Only 28 percent of UK CEOs say they are fully prepared for a cyber-event. Martin Tyley, Partner in KPMG's cyber-security team explores why if your IT Director says ‘we’re secure’ from the risk of cyber-attacks you shouldn’t just take their word for it.
Why are we seeing so many successful cyber-attacks, according to the press?
As CEOs know, businesses encounter cyber-attacks on a daily basis. These start with low-end attacks that good processes should help mitigate, but they also include high-end attacks that are difficult to prevent. The events that make the press are a combination of both.
At the high-end, financial crime groups are responsible for many attacks. We also see state-sponsored attacks, which are professional, well organised and well funded. Supporting this, there are illegal markets in security vulnerabilities and business data where attackers are evading law enforcement by concealing their IP addresses and operating from the dark web. Ultimately, cyber-attackers are becoming more proficient.
What this means for CEOs is that, while prevention is always better than cure, they need to plan to detect and recover from attacks too. These preparations need to involve the whole business, not just the IT function.
Yet according to our CEO survey Revolution or Evolution, just 28% of UK CEOs say they are fully prepared for a cyber-event.
What can UK boards do to prepare?
Some organisations will want to build a fortress, but remember that even fortresses can be breached. You need to strike a balance between prevention, detection and recovery.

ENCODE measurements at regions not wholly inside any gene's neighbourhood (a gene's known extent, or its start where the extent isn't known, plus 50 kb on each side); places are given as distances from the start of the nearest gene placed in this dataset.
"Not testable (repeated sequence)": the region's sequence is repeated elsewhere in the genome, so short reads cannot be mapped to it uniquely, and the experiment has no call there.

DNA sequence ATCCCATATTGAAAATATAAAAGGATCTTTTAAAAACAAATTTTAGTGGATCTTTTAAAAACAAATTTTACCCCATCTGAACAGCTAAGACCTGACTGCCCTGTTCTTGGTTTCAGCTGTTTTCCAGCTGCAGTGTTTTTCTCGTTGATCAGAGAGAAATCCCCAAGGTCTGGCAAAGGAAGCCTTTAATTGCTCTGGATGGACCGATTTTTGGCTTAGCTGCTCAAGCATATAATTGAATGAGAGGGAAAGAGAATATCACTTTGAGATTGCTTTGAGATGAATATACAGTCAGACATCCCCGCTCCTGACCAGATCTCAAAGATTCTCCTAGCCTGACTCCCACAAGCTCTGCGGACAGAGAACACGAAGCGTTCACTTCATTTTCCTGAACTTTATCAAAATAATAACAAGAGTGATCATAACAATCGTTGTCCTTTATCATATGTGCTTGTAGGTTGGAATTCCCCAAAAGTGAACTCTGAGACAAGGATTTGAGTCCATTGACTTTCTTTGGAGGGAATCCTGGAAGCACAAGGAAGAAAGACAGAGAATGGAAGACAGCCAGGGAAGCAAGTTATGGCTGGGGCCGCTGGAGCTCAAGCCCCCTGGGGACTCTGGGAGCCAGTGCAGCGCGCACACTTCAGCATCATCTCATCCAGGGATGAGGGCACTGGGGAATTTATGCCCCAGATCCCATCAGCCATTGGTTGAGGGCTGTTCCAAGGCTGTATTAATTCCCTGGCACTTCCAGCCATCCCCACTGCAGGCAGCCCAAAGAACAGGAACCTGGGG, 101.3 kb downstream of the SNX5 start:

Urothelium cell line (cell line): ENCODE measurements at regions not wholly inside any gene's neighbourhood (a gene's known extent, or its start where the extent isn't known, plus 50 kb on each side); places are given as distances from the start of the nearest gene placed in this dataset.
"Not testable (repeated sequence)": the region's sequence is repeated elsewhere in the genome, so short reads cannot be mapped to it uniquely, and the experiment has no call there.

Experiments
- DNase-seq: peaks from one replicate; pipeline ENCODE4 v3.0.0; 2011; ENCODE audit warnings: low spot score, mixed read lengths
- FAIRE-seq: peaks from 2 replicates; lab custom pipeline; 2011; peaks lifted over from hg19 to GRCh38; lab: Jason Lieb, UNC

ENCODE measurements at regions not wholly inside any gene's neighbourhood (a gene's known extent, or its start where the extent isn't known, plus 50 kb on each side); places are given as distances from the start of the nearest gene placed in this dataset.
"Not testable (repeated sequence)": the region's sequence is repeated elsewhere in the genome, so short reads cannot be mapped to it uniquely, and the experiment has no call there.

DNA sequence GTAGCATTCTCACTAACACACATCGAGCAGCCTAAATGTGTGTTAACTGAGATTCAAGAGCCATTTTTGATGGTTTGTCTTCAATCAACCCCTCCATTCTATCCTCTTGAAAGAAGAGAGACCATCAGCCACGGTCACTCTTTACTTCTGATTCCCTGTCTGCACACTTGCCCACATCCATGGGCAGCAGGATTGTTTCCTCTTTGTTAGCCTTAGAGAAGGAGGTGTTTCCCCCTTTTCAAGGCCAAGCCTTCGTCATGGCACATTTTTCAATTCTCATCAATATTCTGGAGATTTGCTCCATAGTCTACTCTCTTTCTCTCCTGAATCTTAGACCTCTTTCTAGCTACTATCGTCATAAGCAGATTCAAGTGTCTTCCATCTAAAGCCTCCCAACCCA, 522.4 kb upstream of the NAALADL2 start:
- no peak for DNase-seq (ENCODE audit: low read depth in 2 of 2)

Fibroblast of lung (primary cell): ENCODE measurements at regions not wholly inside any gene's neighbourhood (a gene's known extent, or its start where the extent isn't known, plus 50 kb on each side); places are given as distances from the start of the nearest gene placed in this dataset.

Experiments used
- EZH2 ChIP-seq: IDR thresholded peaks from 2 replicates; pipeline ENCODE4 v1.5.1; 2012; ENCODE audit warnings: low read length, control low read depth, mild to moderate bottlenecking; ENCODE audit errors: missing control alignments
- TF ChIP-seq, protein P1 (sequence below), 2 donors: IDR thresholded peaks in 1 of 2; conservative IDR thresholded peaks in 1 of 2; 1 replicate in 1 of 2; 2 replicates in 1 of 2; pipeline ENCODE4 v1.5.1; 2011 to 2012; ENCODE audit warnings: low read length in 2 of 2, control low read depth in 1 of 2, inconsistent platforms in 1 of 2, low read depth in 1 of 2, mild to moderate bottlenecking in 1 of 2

So, work through some breach scenarios, prioritise them, and then consider which detection controls would be most effective at mitigating the risks. Detection won’t necessarily mitigate the risks altogether, but it may help to quickly initiate a response process that significantly reduces the impact of the breach.
With regard to recovery, think about how you will manage and control the recovery process – and who will be involved, such as communications teams, the legal team, agencies and perhaps external incident response teams too. Trying to make these decisions while you’re under attack, when you’re not sure exactly what’s going on, is almost impossible.
How can CEOs be confident they’re spending the right amount on security?
Conversations on security shouldn’t start with cost; they should start with risk.
How much risk are you carrying? What will your threat profile be in the next few years? These questions will lead you, as a CEO or board member, to an appropriate spend on security.
Thinking about legacy technology is part of this. If you haven’t kept pace with updating systems and software, it’s likely that someone will find a way of attacking you in future.
Some people talk about security spend as a proportion of an IT budget - and that can be anywhere from 2% to 5%. But this isn’t necessarily helpful, because you don’t only need to spend in IT in order to be secure. You also need to spend on things like ensuring supply chain security and making sure staff are appropriately briefed. It’s not just about buying IT equipment.
So if the IT director says ‘we’re secure’, is that not enough?
No, it’s not. As a CEO, you can’t rely solely on the IT director as they are not necessarily a cyber-specialist. They might know what’s happening in IT, but can’t know what cyber risks are being created throughout the rest of the company. It’s very likely that they may not be armed to challenge, interpret or ask for expansion on what they’re being told by the business.
My view is that, wherever there is data that might be at risk, somebody in the business should ‘own’ that information. That individual should be the person who decides how valuable it is, whether the control arrangements in place are adequate based on its value and whether or not the residual risk is one they’re willing to take. Residual risk should be considered not only by the owner but at a corporate risk oversight level too.
That way, organisations can be discriminating about where they put their effort - and where they spend their money.
For further insights into the cyber security concerns of global CEOs visit www.kpmg.com/CEOOutlookCyber